Carol Kammen offers information and advice to local historical societies and ways to remain relevant to audiences and funding opportunities.

She encourages museums and historical societies to look forward into the future and retain the ability to adapt and change to an increasingly modern society for the best ways to tell their stories.

To read the full article, you can purchase this issue of History News. The following is an excerpt:

The new edition of the Encyclopedia of Local History features short essays about the doing of local history in each state in the United States, in each of the Canadian provinces, and in Guam. The authors of these essays are historical society and humanities council directors, independent scholars, and people in academe. Each was asked to provide a capsule biography showing the development and concern for local history. Space was limited, but these short capsules are tremendously important. I know of no other review of the state of state and local history like it and found in them a great many important similarities and problematic situations. Taken together they provide an interesting benchmark in time for us all to consider.

My initial observation is that we are facing the results of over-organizing. The essays document that the local history cornucopia we have so long nurtured has created something of a problem. Dare I say that perhaps there are too many history organizations competing for the same meager slices of the funding and local interest pie? There are solutions, to be sure, some positive, others sad and painful. What we most want is to avoid is tragedy, especially since founders of these organizations have created them in the interest of preservation and community. They have acted in good faith and with motives we all understand and have fostered. “Tend your local history,” we preached. And in this case, we have been heard.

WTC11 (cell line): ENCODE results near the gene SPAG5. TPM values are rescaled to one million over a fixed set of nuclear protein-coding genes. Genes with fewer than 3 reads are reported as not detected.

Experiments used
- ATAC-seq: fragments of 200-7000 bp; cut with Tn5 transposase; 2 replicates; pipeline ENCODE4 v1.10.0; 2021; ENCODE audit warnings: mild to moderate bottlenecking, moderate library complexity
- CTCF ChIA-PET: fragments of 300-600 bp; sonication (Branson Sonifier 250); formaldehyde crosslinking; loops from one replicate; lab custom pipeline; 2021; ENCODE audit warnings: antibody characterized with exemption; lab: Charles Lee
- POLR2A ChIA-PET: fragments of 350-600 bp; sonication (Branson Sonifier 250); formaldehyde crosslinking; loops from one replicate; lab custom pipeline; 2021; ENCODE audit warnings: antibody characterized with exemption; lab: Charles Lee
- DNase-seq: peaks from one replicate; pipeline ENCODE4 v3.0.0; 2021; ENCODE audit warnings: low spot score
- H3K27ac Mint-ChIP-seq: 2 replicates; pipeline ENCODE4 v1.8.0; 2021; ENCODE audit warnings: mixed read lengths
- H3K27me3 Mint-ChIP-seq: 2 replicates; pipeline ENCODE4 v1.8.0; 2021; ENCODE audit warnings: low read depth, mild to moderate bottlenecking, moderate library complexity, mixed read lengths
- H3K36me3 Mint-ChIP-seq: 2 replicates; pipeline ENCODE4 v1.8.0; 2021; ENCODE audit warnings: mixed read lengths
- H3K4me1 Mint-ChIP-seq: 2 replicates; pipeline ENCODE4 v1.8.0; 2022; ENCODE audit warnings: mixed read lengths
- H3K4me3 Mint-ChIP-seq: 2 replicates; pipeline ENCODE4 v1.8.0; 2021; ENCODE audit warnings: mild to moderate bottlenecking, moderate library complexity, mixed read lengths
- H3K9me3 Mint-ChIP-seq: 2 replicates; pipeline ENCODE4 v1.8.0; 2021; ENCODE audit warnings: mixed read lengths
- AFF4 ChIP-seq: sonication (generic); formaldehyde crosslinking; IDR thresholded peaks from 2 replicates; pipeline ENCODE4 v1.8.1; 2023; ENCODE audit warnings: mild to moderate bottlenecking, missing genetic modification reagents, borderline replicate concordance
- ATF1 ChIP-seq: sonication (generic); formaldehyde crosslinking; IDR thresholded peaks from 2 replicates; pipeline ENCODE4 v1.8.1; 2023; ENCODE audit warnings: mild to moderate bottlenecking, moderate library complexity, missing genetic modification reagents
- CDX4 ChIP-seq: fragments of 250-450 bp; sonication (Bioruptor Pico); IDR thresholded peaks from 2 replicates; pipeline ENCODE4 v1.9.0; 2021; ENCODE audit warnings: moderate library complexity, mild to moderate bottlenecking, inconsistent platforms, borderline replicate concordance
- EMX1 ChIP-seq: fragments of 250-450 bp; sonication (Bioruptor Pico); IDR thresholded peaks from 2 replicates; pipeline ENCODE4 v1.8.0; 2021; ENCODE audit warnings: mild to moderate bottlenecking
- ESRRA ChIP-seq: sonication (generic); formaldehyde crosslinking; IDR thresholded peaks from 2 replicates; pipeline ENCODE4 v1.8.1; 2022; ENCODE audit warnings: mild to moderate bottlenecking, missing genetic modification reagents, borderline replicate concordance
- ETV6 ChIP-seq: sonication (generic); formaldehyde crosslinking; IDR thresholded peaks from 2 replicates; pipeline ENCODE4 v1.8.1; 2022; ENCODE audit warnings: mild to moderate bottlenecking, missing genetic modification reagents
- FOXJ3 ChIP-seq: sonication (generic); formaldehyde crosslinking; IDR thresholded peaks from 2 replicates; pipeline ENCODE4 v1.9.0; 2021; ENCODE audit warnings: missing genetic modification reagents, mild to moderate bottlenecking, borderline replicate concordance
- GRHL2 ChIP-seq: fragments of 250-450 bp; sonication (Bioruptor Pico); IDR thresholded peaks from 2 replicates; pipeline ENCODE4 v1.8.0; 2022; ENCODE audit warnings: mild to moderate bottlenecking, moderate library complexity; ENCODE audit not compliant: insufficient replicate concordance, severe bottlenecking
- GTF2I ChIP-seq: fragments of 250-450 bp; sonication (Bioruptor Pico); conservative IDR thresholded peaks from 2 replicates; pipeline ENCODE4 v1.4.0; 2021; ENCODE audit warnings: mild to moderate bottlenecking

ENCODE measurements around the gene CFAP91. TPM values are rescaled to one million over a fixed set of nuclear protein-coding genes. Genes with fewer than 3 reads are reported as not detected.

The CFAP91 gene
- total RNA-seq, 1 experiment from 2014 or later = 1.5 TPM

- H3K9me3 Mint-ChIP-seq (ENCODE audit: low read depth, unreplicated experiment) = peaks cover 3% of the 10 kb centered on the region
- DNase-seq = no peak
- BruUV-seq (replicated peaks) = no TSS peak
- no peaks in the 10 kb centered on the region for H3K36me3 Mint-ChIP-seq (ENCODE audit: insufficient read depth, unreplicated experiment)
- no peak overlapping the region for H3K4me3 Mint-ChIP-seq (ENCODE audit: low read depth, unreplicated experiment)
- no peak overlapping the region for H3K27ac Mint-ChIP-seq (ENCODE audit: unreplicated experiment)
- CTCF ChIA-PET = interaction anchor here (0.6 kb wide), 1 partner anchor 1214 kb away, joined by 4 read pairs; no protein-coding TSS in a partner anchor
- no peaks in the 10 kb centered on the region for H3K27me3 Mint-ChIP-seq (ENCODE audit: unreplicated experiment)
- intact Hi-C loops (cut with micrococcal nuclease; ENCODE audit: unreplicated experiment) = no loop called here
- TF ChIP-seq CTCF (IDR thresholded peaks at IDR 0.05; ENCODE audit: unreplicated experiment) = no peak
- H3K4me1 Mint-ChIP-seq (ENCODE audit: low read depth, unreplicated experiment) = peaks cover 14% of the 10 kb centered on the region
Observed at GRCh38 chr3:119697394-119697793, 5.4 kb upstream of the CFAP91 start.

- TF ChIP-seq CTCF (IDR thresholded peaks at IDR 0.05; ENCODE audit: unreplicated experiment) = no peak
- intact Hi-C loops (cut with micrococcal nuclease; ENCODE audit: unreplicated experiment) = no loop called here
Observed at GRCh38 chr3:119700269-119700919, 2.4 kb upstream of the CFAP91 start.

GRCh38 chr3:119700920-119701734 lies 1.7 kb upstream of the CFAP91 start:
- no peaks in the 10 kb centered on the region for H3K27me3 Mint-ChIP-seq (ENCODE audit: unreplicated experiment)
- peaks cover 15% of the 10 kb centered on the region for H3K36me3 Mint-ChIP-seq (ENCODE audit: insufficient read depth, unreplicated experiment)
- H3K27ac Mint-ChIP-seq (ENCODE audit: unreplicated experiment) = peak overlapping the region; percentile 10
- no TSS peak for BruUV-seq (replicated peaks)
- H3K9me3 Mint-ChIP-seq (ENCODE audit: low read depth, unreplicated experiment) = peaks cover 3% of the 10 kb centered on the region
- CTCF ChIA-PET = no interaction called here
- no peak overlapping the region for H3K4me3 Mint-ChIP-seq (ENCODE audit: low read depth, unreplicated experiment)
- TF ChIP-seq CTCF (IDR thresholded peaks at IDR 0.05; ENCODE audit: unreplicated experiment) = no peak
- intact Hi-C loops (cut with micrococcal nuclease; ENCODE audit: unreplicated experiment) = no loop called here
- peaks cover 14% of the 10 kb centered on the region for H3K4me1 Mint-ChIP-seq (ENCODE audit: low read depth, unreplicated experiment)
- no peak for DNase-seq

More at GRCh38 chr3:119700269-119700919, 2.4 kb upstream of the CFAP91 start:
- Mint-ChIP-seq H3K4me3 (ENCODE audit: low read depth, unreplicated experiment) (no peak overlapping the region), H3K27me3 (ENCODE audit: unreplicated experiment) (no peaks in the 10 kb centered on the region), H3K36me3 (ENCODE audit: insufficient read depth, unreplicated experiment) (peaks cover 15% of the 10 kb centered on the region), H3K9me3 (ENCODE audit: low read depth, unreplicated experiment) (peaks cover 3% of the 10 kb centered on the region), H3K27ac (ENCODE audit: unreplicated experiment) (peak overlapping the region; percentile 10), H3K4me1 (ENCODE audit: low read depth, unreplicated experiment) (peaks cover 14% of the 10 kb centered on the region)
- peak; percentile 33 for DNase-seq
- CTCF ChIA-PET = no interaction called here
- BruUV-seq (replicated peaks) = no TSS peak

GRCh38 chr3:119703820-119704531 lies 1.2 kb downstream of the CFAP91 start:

According to AASLH figures, in 1936, there were 583 history organizations in the United States—in the entire country (and that was probably an undercount). Spread out equally, which they were not, that would number approximately a dozen (that is twelve!) history organizations in each state. Today, there are countless history organizations across the country, an average exceeding 300 per state (and that is also possibly an undercount). Our abundant organizing is everywhere! In New Hampshire there are now more than 200 history organizations, many founded to preserve or protect fragile architecture. To maintain each of these structures required the creation of a legal structure and as one thing led to another voila! a new history organization appeared. In Ohio there are now more than 1,000 history organizations across the state; in California there are more than 600 site-specific history organizations. Idaho has 44 county museums and more than 100 other history organizations. This is happening north of the border too. In Canada’s New Brunswick province, local history organizations have blossomed since the 1960s. Today there are more than thirty-nine history museums in the province, fourteen historic houses, fifteen museums of industry,a living history site, and a half-dozen sites devoted to ethnicity and religion.